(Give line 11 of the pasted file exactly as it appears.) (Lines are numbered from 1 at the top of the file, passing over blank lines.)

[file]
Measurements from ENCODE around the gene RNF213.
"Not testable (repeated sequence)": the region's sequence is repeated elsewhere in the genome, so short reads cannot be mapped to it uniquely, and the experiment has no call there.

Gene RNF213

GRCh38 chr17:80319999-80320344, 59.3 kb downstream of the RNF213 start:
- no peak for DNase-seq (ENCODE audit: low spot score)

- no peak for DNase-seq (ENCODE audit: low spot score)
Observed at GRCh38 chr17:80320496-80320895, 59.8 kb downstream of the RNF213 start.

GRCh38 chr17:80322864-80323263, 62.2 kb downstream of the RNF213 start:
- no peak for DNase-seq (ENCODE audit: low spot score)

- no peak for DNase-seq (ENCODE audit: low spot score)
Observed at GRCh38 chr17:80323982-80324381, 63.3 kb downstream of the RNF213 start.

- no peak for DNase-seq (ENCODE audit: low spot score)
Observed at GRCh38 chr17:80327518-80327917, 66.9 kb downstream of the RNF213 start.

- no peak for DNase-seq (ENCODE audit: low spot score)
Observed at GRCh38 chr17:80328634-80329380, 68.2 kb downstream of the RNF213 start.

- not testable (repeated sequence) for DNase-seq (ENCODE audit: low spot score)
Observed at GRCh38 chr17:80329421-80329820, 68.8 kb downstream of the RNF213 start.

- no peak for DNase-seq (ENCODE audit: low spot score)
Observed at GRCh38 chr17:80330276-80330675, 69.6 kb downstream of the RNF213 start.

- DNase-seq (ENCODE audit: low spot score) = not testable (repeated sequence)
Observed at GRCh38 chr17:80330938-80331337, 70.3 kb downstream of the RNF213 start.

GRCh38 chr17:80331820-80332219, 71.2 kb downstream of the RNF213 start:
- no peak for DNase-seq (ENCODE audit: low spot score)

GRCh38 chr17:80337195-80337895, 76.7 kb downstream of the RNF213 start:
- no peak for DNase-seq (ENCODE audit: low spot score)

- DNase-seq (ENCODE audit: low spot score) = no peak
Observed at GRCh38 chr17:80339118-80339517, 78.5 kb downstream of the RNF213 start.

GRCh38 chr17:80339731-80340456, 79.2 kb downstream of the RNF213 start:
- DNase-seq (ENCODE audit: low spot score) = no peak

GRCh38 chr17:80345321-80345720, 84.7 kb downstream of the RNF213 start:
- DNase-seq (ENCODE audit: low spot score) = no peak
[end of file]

Observed at GRCh38 chr17:80323982-80324381, 63.3 kb downstream of the RNF213 start.